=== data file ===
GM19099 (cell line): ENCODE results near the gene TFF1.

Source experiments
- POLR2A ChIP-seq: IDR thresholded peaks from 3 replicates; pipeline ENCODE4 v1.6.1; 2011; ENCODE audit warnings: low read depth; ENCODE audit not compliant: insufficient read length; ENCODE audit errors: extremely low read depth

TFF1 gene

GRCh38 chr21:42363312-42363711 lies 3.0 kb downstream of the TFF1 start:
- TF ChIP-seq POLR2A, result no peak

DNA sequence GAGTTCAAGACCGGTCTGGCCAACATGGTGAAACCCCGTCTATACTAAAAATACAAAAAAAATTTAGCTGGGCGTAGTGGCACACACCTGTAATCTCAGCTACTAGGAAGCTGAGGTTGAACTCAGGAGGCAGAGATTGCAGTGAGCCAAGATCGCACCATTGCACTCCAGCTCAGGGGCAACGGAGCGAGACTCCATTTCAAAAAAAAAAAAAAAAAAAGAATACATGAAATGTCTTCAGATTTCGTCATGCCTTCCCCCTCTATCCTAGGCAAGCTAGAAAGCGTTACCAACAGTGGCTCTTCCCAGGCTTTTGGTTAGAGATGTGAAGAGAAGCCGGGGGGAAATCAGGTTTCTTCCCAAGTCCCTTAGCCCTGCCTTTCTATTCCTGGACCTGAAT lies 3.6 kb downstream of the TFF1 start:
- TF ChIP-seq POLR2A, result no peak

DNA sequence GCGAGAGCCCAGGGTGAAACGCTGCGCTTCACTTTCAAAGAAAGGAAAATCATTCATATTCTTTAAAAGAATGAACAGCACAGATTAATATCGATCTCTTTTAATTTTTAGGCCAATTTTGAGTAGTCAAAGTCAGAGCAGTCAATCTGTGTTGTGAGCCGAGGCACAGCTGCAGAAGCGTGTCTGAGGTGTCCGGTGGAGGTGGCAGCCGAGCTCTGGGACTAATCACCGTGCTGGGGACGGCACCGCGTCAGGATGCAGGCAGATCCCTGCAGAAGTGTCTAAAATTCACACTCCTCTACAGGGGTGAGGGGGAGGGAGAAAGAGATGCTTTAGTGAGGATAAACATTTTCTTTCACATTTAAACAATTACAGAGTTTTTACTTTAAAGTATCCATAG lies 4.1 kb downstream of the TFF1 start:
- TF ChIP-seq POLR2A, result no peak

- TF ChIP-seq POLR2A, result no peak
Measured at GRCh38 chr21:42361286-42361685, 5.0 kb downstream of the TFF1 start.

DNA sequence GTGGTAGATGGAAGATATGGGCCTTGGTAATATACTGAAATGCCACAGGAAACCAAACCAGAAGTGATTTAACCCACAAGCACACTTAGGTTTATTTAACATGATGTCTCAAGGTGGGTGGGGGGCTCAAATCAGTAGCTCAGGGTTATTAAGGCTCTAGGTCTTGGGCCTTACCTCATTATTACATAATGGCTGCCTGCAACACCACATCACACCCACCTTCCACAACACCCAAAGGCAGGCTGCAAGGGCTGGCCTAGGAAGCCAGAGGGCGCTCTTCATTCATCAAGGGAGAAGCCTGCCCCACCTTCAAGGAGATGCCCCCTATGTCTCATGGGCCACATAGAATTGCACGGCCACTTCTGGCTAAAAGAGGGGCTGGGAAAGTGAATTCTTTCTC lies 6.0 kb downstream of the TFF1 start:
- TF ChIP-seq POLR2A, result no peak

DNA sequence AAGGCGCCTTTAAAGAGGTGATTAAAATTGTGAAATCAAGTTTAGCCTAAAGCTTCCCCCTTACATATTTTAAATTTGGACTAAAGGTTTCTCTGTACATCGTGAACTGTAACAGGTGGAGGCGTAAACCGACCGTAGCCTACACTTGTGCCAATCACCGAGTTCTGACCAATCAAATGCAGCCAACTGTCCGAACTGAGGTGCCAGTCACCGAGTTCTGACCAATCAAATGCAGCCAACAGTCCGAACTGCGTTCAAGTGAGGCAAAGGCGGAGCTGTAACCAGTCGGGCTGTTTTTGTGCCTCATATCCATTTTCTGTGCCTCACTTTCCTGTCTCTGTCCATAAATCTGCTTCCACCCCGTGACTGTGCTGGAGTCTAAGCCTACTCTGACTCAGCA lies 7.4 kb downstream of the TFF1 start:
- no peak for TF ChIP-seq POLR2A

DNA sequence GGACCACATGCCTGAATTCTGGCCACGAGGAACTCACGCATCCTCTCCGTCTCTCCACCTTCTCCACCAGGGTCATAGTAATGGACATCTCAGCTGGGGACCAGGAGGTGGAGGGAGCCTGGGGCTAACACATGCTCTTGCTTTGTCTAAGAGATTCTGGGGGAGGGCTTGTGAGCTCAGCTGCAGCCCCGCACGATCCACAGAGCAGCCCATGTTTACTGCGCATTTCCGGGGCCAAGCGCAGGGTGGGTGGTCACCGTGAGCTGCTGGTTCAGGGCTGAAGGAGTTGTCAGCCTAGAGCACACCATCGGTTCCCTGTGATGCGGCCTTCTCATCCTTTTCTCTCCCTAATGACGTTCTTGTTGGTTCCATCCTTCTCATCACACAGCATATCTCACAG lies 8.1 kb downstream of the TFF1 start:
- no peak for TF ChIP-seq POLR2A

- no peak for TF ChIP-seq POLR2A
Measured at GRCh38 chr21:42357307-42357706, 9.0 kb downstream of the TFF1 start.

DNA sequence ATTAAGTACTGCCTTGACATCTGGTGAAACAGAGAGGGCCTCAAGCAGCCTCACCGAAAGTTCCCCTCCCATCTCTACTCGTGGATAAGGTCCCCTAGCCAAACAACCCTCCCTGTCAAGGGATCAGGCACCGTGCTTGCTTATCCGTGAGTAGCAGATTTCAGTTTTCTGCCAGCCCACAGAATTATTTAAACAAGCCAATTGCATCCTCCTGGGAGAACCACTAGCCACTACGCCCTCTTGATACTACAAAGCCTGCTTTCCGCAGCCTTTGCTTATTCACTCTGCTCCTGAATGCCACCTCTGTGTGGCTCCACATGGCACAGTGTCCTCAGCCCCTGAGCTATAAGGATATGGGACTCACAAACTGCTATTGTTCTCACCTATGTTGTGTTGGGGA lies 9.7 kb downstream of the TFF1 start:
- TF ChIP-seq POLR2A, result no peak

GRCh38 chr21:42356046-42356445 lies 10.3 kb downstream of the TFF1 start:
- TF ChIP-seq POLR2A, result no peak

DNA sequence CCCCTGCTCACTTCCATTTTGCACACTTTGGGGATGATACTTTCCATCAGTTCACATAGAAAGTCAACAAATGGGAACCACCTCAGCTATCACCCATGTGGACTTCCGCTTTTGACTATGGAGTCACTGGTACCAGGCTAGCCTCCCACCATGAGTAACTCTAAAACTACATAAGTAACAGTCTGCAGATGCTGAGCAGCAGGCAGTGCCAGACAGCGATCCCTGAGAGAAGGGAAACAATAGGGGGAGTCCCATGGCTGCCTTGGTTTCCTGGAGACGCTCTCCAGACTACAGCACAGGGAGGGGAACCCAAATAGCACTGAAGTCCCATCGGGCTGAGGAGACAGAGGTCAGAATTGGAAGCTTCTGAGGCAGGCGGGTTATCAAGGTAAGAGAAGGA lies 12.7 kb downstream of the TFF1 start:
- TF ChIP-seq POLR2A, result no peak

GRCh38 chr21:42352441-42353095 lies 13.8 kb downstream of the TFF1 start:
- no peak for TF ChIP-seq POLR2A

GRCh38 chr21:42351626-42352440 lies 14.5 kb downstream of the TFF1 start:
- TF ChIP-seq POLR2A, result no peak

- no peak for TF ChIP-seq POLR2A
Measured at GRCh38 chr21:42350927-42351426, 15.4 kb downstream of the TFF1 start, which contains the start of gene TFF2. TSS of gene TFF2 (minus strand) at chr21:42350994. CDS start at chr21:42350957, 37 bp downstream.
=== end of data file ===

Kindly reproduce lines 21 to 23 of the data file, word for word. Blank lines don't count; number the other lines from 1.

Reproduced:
DNA sequence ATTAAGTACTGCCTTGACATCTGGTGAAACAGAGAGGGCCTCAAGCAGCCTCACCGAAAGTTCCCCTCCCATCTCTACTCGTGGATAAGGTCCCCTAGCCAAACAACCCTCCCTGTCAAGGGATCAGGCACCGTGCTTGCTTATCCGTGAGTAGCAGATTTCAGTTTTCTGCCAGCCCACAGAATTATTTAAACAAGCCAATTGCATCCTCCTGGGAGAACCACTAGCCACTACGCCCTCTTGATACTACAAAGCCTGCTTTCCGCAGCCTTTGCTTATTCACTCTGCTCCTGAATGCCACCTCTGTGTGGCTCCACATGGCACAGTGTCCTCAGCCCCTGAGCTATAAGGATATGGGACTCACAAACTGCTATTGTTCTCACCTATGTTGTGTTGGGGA lies 9.7 kb downstream of the TFF1 start:
- TF ChIP-seq POLR2A, result no peak

GRCh38 chr21:42356046-42356445 lies 10.3 kb downstream of the TFF1 start: